Scottish Mortgage Investment Trust (LSE: SMT) caught the imagination of investors when the shares shot up during 2020 and 2021. And much of the move appeared to be driven by positive investor sentiment and speculation. Indeed, some of the underlying stock prices and valuations in the portfolio were driven higher during the pandemic.
Was it a bubble?
But the big rises now look like a bubble on the stock’s chart. The gains in the trust’s share price unwound during 2022. And over the past year it has moved about 30% lower. But does that make it a screaming buy today? Not for me.
The website asserts that: “Today’s technologies and products are tomorrow’s museum pieces.” So instead, the portfolio managers aim to peer ahead and find companies that will change the world.
But it’s hard for any investor to do that with an accurate hit rate. And judging by the weightings, I’m not seeing a great deal of conviction in the list of the trust’s holdings.
There’s something in the ballpark of 140 positions, and many are tiny. For example, I counted around 95 with a weighting of less than 1% each of the trust’s total assets. And many are as small as 0.1%.
But in fairness, the 20 largest holdings make up around 64% of the total assets. And of those, Moderna is the largest at 10.6% and non-listed Tempus Labs is the smallest at 1.5%.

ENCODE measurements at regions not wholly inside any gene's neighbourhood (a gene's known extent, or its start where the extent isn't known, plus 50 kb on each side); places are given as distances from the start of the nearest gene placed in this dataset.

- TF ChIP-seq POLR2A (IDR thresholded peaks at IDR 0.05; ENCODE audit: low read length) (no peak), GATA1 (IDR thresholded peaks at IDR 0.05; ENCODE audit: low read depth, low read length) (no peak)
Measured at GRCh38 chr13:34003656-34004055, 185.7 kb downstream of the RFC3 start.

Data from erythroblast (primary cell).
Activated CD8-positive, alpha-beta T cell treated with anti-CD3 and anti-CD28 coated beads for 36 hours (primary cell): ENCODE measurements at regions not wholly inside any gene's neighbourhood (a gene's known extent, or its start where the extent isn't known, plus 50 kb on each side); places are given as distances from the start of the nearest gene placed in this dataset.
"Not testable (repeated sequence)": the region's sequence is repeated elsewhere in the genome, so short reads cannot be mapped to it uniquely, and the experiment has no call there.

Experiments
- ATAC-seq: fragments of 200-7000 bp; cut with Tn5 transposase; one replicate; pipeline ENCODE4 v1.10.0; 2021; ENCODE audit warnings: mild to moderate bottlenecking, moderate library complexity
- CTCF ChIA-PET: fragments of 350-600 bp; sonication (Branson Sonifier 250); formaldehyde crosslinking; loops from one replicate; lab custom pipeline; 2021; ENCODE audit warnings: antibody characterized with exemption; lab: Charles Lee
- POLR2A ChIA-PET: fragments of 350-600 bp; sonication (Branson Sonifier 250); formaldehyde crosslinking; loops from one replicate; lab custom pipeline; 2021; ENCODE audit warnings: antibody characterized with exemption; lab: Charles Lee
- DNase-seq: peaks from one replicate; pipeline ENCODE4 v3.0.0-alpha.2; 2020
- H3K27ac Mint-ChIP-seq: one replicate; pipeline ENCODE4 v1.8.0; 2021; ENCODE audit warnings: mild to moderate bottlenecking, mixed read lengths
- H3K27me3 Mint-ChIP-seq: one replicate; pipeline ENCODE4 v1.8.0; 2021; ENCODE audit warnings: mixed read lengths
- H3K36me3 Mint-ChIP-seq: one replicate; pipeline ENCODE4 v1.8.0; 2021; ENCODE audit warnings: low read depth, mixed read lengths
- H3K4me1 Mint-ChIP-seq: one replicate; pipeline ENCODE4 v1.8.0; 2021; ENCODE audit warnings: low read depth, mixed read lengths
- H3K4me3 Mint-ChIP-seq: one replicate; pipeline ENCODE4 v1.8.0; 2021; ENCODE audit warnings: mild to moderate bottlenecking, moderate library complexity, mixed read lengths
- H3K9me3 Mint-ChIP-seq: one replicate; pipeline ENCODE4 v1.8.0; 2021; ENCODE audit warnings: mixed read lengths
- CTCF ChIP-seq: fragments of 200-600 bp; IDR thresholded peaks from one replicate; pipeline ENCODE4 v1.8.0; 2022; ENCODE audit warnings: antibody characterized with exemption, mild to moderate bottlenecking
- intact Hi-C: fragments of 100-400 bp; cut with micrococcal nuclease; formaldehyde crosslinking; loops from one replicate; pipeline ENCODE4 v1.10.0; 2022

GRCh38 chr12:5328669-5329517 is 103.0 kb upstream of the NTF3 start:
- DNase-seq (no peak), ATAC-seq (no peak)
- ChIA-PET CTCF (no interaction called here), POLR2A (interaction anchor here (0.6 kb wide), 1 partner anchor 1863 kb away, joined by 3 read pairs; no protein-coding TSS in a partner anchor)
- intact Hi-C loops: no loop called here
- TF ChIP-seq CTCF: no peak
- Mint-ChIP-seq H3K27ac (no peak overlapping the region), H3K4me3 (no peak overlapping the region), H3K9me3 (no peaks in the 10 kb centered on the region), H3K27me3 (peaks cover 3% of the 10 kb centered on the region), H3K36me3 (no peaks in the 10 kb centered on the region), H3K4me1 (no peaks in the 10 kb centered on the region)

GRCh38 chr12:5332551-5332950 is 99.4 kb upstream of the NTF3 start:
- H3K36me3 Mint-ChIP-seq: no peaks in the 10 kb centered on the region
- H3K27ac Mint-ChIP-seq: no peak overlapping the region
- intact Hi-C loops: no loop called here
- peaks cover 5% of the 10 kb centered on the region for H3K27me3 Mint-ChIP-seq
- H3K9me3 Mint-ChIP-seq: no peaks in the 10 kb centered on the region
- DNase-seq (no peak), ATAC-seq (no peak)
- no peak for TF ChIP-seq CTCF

An expensive tail
However, that long tail of smaller positions uses up around 36% of the firm’s assets. And that strikes me as an expensive way to find the next big winners. Of course, I may be wrong about that. But I wonder if keeping a watchlist instead could potentially deliver similar benefits at lower cost.
Maybe that 36% could be deployed by putting it into the top 20 holdings. Indeed, greater conviction could help move the overall performance dial of the trust in either direction.
One interesting comparison is Finsbury Growth and Income Trust, run by Nick Train. The top 10 holdings account for just over 83% of the invested assets. And of those, the largest is 11.7% and the smallest 5.4%.
However, Scottish Mortgage Investment Trust has a decent long-term record. The firm cites its 10-year performance as almost 421%. And that compares to nearly 207% from the benchmark FTSE All World Index over the period. But of course, past performance isn’t a reliable guide to the future.
Nevertheless, with the share price just above 748p, Scottish Mortgage is trading at around 0.87 of its book value. And that suggests a fair valuation to me. So I can see the attraction of adding the stock to a private investor’s long-term diversified portfolio.
But low-cost tracker funds appeal to me even more. And I’d be inclined to aim to pick my own stocks with leading-edge businesses to hold alongside the trackers.
The post Here’s why I’m avoiding Scottish Mortgage shares appeared first on The Motley Fool UK.
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Kevin Godbold has positions in Finsbury Growth & Income Trust Plc. The Motley Fool UK has recommended Finsbury Growth & Income Trust Plc. Views expressed on the companies mentioned in this article are those of the writer and therefore may differ from the official recommendations we make in our subscription services such as Share Advisor, Hidden Winners and Pro. Here at The Motley Fool we believe that considering a diverse range of insights makes us better investors.